A gandharva (Sanskrit: गन्धर्व, lit. 'musician') is a member of a class of celestial beings in Dharmic religions, such as Hinduism, Buddhism, and Jainism, whose males are divine performers such as musicians and singers, and the females are divine dancers. In Hinduism, they are regarded to be the celestial demigods who serve as the musicians of the devas.
It is also a term for skilled singers in Indian classical music.
Gandharvas have been associated with the historical Gandhara region.
In Buddhism, this term also refers to a being in the intermediate state (between death and rebirth).
In Hinduism, the gandharvas (Sanskrit: गन्धर्व, romanized: gandharva, Hindi: गन्धर्व, romanized: gandharva, Marathi: गंधर्व, romanized: gandharva, Assamese: গন্ধৰ্ব্ব, romanized: gandharbba, Kannada: ಗಂಧರ್ವ, romanized: gandharva, Odia: ଗନ୍ଧର୍ବ, romanized: gandharva, Telugu: గంధర్వ, romanized: gandharva; Tamil: கந்தர்வன், romanized: kantharvan, Malayalam: ഗന്ധർവ്വൻ, romanized: gandharvan) are a class of minor deities who serve as divine musicians in Hindu mythology.
The term gandharva is present in Vedic sources (including in the Rigveda) as a singular deity. According to Oberlies, "In mandala I, IX and X the gandharva is presented as a celestial being (dwelling near the sun / in the heavenly waters) which watches over the Soma (apparently) for the benefit of the gods and the sacrificers." The gandharva also "receives the Soma from the ‘Daughter of the Sun' to put it into the Soma plant (RV 9.113.3), i.e., to bring it to this world." The gandharva also brings other things from the beyond, including humans (RV 10.10.4) and the horse (RV 1.163.2). As such, the function of the gandharva is "to escort things from ‘outside' into this world thereby divesting them of their (potential) dangerous nature." Later, the figure also came to be associated with fertility and virility.
The Atharvaveda mentions that there are 6333 gandharvas. The female gandharvas are called gandharvis, though gandharvas are generally the husbands of the apsaras. They are described to be handsome beings who wear fragrant attires. Some are part animal, usually a bird or horse. They have exceptional musical skills, and are described to be passionate about women. They guard the sacred Soma drink, and play beautiful music for the devas in their palaces. Gandharvas usually live in Indraloka and serve at Indra's court, though they also have their own realm, called the Gandharvaloka.
In Hindu law, a gandharva marriage is one contracted by mutual consent and without formal rituals.
Gandharvas are mentioned extensively in the epic Mahabharata as associated with the devas (as dancers and singers) and with the yakshas, as formidable warriors. They are mentioned as spread across various territories.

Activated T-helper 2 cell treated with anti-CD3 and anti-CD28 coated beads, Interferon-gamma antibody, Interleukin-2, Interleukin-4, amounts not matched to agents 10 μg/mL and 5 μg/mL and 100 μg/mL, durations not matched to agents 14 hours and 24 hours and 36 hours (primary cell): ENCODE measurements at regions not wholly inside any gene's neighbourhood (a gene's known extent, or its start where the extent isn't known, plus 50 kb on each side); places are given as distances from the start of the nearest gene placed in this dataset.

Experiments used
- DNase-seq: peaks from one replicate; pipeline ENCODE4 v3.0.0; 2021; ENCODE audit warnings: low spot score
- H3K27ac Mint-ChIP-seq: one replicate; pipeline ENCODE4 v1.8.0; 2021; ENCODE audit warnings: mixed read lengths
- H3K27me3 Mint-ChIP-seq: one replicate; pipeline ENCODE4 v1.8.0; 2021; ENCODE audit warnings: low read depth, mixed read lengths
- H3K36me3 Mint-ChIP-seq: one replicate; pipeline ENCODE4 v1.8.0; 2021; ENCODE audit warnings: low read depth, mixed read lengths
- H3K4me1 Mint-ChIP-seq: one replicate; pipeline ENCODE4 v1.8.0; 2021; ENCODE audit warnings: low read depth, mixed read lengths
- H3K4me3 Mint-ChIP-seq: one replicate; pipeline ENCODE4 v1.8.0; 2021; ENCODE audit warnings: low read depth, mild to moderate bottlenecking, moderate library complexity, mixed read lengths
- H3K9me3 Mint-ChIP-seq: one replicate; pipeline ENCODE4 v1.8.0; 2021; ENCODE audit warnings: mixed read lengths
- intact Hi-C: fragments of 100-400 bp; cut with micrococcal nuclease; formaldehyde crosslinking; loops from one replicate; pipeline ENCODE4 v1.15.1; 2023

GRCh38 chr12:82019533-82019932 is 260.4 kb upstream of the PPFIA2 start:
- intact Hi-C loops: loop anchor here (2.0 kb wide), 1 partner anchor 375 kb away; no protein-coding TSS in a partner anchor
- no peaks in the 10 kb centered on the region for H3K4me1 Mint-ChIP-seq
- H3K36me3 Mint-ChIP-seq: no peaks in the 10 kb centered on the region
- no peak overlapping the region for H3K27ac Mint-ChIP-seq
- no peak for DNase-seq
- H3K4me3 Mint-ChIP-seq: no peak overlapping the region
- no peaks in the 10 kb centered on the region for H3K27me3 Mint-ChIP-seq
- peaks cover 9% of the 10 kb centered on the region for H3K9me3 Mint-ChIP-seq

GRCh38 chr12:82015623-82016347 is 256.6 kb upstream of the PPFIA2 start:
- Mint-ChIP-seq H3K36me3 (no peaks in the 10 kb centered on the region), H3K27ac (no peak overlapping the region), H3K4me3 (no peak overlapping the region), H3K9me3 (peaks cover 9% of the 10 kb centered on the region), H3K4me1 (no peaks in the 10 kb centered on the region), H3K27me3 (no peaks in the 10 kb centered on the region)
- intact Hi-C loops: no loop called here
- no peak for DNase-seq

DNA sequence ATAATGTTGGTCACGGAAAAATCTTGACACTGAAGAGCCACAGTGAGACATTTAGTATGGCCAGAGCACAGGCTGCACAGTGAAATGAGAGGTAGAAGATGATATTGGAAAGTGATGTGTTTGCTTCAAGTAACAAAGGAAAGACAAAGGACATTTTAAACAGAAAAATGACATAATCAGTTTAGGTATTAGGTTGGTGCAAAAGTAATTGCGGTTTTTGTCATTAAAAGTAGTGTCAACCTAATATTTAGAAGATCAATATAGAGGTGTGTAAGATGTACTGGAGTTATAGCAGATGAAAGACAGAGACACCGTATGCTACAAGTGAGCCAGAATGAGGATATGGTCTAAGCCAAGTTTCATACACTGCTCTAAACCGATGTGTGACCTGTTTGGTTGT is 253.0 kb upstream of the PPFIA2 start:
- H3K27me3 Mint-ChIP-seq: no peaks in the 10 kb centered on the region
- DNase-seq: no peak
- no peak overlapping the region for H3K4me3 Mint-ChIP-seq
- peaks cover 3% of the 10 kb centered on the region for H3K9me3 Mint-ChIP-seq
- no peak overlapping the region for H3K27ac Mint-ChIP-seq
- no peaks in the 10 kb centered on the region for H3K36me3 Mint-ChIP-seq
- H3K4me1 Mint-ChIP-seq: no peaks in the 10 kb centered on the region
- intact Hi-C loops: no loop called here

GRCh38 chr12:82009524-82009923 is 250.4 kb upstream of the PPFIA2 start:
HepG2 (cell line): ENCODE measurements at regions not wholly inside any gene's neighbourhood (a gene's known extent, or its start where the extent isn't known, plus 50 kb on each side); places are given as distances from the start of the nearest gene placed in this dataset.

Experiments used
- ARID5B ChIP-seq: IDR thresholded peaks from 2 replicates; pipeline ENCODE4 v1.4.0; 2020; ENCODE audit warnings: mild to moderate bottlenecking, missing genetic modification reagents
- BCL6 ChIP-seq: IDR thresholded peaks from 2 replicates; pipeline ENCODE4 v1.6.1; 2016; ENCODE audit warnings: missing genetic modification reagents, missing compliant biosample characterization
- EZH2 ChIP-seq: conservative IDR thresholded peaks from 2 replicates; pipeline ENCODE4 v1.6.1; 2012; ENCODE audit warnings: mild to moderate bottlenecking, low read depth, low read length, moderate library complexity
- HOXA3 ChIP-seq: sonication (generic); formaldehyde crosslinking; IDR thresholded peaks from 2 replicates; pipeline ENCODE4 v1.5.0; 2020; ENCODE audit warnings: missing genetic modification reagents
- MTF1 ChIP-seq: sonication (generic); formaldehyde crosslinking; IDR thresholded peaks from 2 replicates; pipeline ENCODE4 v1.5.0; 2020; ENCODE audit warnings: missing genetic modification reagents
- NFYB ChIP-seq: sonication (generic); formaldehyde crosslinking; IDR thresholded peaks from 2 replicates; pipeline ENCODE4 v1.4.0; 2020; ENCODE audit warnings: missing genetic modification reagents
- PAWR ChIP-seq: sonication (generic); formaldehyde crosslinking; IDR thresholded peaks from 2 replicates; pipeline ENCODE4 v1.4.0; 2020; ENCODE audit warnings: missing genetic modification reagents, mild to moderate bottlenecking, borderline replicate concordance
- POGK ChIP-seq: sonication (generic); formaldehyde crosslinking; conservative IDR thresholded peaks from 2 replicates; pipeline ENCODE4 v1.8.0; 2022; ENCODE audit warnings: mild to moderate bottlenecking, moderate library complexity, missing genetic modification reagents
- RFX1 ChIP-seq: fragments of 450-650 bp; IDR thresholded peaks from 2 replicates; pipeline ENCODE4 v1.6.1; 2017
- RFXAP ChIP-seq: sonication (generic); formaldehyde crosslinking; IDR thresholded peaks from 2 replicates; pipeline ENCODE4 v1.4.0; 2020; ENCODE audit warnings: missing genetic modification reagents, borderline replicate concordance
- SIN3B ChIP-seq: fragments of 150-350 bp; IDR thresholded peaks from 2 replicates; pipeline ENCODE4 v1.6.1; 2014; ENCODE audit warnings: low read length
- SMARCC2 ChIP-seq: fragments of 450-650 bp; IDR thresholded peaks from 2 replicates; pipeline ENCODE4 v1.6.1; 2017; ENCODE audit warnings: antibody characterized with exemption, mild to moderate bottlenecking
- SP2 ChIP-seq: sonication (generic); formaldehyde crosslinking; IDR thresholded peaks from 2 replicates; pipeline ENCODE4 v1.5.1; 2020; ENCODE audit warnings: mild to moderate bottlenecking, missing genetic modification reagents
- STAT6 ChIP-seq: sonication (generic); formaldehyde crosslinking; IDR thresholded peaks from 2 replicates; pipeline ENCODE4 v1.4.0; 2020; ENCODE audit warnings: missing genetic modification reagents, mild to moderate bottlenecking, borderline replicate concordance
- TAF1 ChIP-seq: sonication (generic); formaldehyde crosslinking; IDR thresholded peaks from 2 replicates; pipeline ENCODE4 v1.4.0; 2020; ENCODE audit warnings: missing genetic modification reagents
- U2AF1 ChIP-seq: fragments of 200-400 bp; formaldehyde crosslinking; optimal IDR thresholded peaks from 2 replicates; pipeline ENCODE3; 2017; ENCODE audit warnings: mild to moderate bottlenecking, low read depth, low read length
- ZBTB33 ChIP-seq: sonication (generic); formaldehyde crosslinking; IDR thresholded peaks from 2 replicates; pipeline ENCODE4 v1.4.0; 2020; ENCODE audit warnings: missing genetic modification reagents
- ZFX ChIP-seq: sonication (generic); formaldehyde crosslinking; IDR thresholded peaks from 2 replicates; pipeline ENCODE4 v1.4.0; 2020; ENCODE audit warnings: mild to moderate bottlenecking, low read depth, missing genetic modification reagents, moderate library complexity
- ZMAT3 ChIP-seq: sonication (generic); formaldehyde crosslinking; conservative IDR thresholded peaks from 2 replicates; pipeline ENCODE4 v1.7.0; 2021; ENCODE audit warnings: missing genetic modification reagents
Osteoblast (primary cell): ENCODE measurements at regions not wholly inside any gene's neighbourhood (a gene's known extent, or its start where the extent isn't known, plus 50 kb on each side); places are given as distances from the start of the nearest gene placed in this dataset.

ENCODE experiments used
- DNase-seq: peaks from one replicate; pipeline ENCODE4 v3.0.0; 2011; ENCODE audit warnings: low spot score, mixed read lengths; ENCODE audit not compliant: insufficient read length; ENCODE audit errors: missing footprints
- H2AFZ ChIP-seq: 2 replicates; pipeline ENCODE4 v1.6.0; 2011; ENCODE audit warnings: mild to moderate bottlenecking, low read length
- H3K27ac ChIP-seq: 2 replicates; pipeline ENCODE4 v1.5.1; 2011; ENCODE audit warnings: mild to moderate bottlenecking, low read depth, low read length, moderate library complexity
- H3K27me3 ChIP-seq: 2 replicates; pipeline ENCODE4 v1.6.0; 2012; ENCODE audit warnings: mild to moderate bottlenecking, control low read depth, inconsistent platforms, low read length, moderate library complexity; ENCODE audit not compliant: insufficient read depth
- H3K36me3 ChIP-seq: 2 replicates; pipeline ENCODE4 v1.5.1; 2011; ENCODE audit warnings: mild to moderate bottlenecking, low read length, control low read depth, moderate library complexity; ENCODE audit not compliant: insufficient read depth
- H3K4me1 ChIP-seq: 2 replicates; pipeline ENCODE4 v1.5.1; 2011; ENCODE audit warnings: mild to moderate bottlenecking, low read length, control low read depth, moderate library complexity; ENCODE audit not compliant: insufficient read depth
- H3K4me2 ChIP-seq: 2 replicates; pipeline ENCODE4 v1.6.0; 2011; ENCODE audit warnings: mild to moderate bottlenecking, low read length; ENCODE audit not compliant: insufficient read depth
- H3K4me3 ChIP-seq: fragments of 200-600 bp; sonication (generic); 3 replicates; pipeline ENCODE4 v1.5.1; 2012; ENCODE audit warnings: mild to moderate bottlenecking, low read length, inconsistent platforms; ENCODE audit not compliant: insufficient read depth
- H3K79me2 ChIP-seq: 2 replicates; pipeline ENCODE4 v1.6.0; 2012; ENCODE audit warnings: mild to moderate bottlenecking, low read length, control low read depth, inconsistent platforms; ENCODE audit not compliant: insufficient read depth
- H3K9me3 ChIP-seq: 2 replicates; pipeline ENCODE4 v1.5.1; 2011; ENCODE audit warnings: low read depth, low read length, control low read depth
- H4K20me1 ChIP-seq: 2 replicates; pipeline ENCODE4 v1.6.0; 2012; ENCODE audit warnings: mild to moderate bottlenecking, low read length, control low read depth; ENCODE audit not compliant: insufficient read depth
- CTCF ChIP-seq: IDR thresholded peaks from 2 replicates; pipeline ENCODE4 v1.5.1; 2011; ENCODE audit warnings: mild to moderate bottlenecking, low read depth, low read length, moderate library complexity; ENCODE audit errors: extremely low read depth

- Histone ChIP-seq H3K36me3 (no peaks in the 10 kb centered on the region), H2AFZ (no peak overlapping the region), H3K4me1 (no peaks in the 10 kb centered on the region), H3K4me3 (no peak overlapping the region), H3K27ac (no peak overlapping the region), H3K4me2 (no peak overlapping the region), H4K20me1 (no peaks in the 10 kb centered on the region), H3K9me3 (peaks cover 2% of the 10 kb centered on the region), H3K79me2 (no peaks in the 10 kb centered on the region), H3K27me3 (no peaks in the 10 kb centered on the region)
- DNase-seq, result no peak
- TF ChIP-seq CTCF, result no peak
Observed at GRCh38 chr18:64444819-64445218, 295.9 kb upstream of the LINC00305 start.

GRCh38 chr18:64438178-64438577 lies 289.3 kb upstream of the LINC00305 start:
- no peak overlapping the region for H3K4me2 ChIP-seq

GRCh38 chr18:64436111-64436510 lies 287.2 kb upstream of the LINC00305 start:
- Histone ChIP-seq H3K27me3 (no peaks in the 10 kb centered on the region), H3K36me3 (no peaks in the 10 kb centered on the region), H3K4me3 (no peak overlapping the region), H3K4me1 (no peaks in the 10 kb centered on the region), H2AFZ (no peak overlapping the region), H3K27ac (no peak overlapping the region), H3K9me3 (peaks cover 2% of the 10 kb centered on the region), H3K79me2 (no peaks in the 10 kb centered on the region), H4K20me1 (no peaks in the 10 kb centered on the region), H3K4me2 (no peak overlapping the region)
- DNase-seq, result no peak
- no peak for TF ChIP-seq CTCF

Some of the most prominent gandharvas include Tumburu, Visvavasu (who was the father of Pramadvara), Chitrangada (who killed Chitrangada, the son of Shantanu and Satyavati), Chitrasena (with whom the Kauravas and Pandavas fought in the Ghosha-yatra), Drumila (the biological father of Kamsa in some texts), and Candavega (king of gandharvas who invaded the city of Purañjana).
A gandharva (Sanskrit; Pali: Gandhabba; Chinese: 乾闼婆; pinyin: Gān tà pó; Japanese: 乾闥婆; rōmaji: Kendatsuba; Korean: 건달바; romaja: Kŏndalba; Vietnamese: Càn Thát Bà) is one of the lowest-ranking Devas in Buddhist cosmology. They are classed among the Cāturmahārājakāyika Devas, and are subject to the Great King Dhṛtarāṣṭra, Guardian of the East. Beings are reborn among the gandharvas as a consequence of having practiced the most basic form of ethics (Janavasabha Sutta, DN.18). gandharvas can fly through the air, and are known for their skill as musicians. They are connected with trees and flowers, and are described as dwelling in the scents of bark, sap, and blossoms. They are among the beings of the wilderness that might disturb a monk meditating alone.
The terms gandharva and yakṣa sometimes refer to the same entity. Yakṣa in these cases is the more general term, including a variety of lower deities.
In the Mahātaṇhāsankhaya Sutta of the Majjhima Nikāya, the Buddha explains to the bhikkhus that an embryo develops when three conditions are met: the woman must be in the correct point of her menstrual cycle, the woman and man must have sexual intercourse, and a gandhabba must be present. According to the commentary of this sutta, the use of the word gandhabba doesn't refer to a celestial Deva, but a being enabled to be born by its karma. It is the state of a sentient being between rebirths.
Among the notable gandharvas mentioned (in DN.20 and DN.32) are Panāda, Opamañña, Nala, Cittasena, Mātali, and Janesabha. The last in this list is thought to be synonymous with Janavasabha, a rebirth of King Bimbisāra of Magadha. Mātali is the charioteer of Śakra.
Timbarū is a chieftain of the gandharvas. There is a romantic story told about the love between his daughter Bhaddā Suriyavacchasā (Sanskrit: Bhadrā Sūryavarcasā) and another gandharva, Pañcasikha (Sanskrit: Pañcaśikha). Pañcasikha fell in love with Suriyavacchasā when he saw her dancing before Śakra, but she was then in love with Mātali's son Sikhandī (or Sikhaddi). Pañcasikha went to Timbarū's home and played a melody on his flute of beluva-wood, with which he had great skill, and sang a love song in which he interwove themes about the Buddha and the Arhats.
Śakra petitioned Pañcasikha to intercede with the Buddha so that he might have an audience with him. As a reward for Pañcasikha's services, Śakra was able to get Suriyavacchasā, already pleased with Pañcasikha's display of skill and devotion, to agree to marry Pañcasikha.
In Jainism, gandharvas are classed among the eight Vyantara Devas.
The Tiloyapaṇṇatti provides a list of ten gandharvas:
The Saṃgrahaṇī Sūtra of the Śvetāmbara sect provides a slightly different list:
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